Being Sued for a Car Accident: What Can They Take?
Car Accidents Can Be Stressful
Getting into a collision on the roadway can be stressful. You may have to deal with injuries and repairs to your vehicle. If the other party believes you are at fault for the car accident, they may try to make a claim against you or file a lawsuit against you to seek compensation. That can drag the stress out for even longer and put you in a precarious financial situation.
Keep reading below to learn from our top-rated attorneys for car wreck cases in Las Vegas what someone might take from you if you are sued for a car accident.
What Is a Judgment Creditor?
Before anything can be collected from you via legal means, the other party has to win a lawsuit against you in the case.
This means they must demonstrate in a court of law the following facts:
- The accident in question did occur
- You were liable for the accident—in the state of Nevada, they must prove that you were at least 50 percent liable for the accident
- That they suffered specific losses due to injuries and damages sustained in the accident
If the judge or jury believes the other party—who is known as the plaintiff—proves these facts, they may decide in the plaintiff’s favor. They also decide how much to award the plaintiff.
The plaintiff then becomes what is called a judgment creditor against you. They hold the same position legally that a credit card company that sued you for a past-due balance and won might hold. In short, you legally owe the money awarded to them, and they can use legal means such as wage garnishment to collect that money if necessary.
Won’t Insurance Pay These Debts for You?
You might wonder how much protection insurance offers in this case. Your insurance company should pay out before you do. That means it will pay out up to the limits of your liability policy before you personally pay any amount of an ordered judgment.
For example, say you are found at fault in a distracted driving accident, and your liability policy is for $100,000. If the plaintiff is awarded $50,000, the insurance pays the total amount, and you have no further obligations in the matter. However, if the plaintiff is awarded $150,000, you would owe a remaining $50,000 after insurance pays out your maximum policy amount.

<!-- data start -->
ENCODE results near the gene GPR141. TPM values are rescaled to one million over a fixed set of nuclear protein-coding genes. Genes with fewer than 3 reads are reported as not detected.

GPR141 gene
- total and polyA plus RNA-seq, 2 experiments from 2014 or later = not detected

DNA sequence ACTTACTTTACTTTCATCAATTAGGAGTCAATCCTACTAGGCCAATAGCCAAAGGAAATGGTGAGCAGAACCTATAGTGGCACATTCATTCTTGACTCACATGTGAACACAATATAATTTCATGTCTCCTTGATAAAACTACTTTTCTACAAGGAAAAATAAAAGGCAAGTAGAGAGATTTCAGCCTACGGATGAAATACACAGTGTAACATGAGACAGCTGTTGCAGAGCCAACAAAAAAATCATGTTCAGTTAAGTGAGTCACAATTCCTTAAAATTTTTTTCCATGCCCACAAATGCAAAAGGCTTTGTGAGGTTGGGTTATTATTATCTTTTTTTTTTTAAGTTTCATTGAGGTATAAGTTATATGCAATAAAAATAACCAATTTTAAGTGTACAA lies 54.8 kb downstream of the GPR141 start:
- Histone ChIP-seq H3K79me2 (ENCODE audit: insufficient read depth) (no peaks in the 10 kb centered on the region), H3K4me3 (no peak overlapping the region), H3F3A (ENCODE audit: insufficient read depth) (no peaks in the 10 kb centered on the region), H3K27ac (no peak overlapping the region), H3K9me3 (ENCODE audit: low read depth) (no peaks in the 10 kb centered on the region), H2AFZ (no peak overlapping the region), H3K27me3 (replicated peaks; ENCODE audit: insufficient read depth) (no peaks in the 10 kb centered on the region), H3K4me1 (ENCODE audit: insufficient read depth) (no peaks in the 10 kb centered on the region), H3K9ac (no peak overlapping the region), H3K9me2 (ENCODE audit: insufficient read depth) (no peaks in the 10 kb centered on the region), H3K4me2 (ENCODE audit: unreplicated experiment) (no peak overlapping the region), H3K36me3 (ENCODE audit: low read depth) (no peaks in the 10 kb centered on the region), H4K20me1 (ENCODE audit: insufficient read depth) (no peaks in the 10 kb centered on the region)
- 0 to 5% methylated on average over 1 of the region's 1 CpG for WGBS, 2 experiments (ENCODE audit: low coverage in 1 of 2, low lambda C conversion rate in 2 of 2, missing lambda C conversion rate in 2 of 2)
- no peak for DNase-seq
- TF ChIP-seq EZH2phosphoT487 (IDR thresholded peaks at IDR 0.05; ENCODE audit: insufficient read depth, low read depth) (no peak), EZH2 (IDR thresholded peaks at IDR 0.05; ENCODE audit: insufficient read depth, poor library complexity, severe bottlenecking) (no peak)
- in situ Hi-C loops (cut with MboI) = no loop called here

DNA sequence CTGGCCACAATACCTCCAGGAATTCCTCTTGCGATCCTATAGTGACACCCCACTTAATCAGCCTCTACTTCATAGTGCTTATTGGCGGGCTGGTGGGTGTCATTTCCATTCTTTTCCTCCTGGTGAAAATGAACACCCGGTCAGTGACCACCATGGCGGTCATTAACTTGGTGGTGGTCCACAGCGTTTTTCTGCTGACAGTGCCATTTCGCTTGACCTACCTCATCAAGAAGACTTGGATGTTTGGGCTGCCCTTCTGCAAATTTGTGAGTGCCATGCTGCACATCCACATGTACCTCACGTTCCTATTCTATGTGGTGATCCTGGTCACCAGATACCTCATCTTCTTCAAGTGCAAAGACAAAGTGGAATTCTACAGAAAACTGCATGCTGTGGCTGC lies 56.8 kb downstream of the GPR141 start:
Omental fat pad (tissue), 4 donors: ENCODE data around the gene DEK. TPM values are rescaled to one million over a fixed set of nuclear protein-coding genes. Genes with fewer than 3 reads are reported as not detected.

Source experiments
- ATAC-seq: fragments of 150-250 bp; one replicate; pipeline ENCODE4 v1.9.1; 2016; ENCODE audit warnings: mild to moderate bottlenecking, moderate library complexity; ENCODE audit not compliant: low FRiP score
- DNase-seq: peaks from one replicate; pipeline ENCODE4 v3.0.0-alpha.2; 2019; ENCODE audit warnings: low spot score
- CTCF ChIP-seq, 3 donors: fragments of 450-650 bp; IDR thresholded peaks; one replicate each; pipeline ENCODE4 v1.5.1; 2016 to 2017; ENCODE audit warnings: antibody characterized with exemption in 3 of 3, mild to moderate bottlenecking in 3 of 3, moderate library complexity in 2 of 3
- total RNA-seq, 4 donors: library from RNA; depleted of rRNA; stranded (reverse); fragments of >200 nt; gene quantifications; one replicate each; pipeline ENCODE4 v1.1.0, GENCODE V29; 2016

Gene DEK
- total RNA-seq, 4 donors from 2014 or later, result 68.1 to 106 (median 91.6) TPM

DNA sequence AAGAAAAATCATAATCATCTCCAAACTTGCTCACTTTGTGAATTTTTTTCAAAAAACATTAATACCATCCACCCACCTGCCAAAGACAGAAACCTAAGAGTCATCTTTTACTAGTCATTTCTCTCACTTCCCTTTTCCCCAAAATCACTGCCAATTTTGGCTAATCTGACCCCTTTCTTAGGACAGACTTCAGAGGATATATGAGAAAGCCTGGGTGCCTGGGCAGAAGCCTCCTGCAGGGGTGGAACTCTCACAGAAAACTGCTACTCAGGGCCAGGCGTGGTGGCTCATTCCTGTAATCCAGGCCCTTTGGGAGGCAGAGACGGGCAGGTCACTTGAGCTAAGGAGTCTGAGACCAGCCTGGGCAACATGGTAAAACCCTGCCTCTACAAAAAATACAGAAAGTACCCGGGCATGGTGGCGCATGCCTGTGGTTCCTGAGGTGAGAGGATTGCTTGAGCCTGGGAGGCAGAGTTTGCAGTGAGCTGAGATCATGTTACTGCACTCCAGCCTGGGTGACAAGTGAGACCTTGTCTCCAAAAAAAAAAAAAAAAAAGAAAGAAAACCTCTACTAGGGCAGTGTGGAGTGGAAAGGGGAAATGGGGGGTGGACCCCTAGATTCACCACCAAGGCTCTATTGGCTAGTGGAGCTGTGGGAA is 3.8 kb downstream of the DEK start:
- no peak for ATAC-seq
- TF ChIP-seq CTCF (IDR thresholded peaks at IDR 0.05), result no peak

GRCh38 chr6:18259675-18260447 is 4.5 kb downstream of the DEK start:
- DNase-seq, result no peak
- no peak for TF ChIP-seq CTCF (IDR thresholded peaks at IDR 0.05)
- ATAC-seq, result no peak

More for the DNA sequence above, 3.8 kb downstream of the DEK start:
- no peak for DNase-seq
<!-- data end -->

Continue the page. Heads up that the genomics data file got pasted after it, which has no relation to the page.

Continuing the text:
At this point, the plaintiff can exercise legal rights to your property. They may be able to compel you to hand over cash reserves or sell certain property to make payment on this debt.
What Is Exempt From Being Taken in a Lawsuit?
Some assets are exempt from being taken by judgment creditors. For example, the homestead exemption protects your primary home as long as you don’t have more than $605,000 in equity in the property. This means in most cases, you would not be required to sell your home to make good on a debt related to a lawsuit. This exemption does not apply to other properties, such as second homes, rental properties, or vacation properties.
The same is true of your vehicle up to $15,000 in equity. So, for example, if you have a vehicle that is valued at $25,000 and you are paying on a loan with a balance of $18,000, the vehicle would be exempt. It only has equity of $7,000.
Other assets that are exempt include most retirement funds, including Roth IRAs, value in 401(k) plans, and pensions, as well as a certain amount in household goods and furniture. Life insurance payouts and government benefits, such as Social Security payments, are also exempt. Court-ordered alimony or child support is exempt. However, any voluntary money provided by your ex outside of a court order is not exempt.
How Can the Plaintiff Collect Money Owed to Them?
Plaintiffs who have won a judgment against someone after a car accident can work to collect the money via all the methods other creditors have at their disposal. That includes:
- Setting up agreements for regular payments. If someone can’t cover the total judgment amount, plaintiffs might agree to accept regular monthly payments over a period of time until the amount is paid off.
- Garnishing wages. The individual may file a motion to garnish your wages. They can take up to a certain amount of your disposable income. Typically, the garnishment is filed with your employer, and your employer takes the amount out of your paycheck before you receive it. The employer then forwards the amount to the judgment creditor or their agent.
- Levying your bank accounts. If you have cash in checking or savings accounts, the judgment creditor might file a motion to levy those accounts and take the money. The only time this is not true is when the cash in the accounts is part of exempt benefits such as court-ordered child support or government benefits.
Why You Need a Personal Injury Defense Attorney
As you can see, being found at fault in a car accident can lead to serious financial consequences. A personal injury defense attorney can help you safeguard your interests and work toward a more favorable solution—which might include settling for a lesser amount or making a case against the plaintiff in court.
If you are the injured party in a car accident, an experienced personal injury lawyer can offer the opposite benefits. They can help you prove your case and then exercise any rights to compensation once you receive a judgment in your favor.
Whatever side of a car accident case you fall on, don’t waste time and put your interests at risk. Contact the team at High Stakes Injury Law today to find out how we can help.